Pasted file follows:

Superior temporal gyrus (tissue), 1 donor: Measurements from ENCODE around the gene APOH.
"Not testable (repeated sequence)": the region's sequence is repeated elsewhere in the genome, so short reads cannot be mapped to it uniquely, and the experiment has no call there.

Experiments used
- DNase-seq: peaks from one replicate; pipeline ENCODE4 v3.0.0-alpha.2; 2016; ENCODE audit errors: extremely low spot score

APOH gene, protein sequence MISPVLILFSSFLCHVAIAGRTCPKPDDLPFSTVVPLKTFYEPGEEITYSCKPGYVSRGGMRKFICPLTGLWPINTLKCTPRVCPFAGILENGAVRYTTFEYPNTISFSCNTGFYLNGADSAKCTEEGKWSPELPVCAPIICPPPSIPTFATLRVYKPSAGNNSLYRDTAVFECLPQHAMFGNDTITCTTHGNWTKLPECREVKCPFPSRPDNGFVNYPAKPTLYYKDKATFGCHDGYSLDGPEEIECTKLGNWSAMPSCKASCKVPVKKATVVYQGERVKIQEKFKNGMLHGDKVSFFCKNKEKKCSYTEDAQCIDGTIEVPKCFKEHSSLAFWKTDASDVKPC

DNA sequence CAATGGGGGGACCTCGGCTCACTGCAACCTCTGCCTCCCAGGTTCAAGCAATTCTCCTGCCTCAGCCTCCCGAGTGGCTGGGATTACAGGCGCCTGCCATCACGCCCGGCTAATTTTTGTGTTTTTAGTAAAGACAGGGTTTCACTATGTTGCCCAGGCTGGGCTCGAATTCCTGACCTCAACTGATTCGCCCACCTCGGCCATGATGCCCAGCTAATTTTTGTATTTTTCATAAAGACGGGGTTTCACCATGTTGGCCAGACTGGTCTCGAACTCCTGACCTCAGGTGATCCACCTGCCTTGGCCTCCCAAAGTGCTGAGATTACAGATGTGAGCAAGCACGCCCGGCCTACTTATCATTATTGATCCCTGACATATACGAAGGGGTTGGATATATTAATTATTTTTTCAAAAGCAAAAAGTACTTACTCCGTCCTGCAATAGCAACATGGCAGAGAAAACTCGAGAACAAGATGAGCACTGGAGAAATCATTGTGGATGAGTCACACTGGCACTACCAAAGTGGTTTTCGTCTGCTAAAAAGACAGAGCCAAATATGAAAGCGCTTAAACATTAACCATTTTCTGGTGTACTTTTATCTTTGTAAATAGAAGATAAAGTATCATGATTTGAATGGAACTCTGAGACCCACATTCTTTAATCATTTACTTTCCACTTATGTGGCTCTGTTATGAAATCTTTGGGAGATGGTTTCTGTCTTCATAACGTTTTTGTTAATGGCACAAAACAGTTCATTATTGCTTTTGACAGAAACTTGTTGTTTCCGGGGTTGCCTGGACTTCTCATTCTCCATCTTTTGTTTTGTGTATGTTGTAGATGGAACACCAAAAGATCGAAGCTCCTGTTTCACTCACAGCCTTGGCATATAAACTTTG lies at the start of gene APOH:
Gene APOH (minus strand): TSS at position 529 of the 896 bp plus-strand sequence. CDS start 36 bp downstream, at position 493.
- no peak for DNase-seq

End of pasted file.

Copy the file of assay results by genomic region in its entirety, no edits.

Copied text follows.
Superior temporal gyrus (tissue), 1 donor: Measurements from ENCODE around the gene APOH.
"Not testable (repeated sequence)": the region's sequence is repeated elsewhere in the genome, so short reads cannot be mapped to it uniquely, and the experiment has no call there.

Experiments used
- DNase-seq: peaks from one replicate; pipeline ENCODE4 v3.0.0-alpha.2; 2016; ENCODE audit errors: extremely low spot score

APOH gene, protein sequence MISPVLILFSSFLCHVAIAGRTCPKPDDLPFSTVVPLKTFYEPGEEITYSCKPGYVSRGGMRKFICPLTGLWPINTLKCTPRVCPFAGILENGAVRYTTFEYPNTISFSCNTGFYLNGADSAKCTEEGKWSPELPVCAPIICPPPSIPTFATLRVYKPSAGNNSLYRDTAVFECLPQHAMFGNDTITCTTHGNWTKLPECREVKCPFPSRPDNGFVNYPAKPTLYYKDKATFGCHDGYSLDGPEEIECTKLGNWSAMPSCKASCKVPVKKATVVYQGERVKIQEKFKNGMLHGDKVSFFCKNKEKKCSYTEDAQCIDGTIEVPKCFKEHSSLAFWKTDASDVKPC

DNA sequence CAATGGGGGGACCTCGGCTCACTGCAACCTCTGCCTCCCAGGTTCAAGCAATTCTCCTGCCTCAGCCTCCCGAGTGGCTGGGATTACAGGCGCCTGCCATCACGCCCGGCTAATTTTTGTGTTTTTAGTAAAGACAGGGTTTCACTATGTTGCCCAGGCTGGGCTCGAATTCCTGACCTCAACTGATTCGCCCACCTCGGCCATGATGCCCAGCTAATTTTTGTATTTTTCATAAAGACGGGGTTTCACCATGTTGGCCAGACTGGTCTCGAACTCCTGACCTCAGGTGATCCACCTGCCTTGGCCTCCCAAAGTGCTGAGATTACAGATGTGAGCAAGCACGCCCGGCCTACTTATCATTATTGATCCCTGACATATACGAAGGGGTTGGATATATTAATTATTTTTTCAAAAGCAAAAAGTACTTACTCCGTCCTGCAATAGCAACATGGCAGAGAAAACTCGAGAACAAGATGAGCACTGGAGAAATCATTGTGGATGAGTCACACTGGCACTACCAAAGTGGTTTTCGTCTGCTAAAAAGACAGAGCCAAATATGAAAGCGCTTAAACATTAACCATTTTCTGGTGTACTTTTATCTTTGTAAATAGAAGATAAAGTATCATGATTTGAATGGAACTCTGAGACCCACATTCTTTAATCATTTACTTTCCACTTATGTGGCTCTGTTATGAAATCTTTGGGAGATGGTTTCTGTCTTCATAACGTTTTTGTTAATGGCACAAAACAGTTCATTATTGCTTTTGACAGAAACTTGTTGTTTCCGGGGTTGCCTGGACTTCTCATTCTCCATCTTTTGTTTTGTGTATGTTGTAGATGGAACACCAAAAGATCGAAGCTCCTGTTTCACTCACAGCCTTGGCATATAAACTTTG lies at the start of gene APOH:
Gene APOH (minus strand): TSS at position 529 of the 896 bp plus-strand sequence. CDS start 36 bp downstream, at position 493.
- no peak for DNase-seq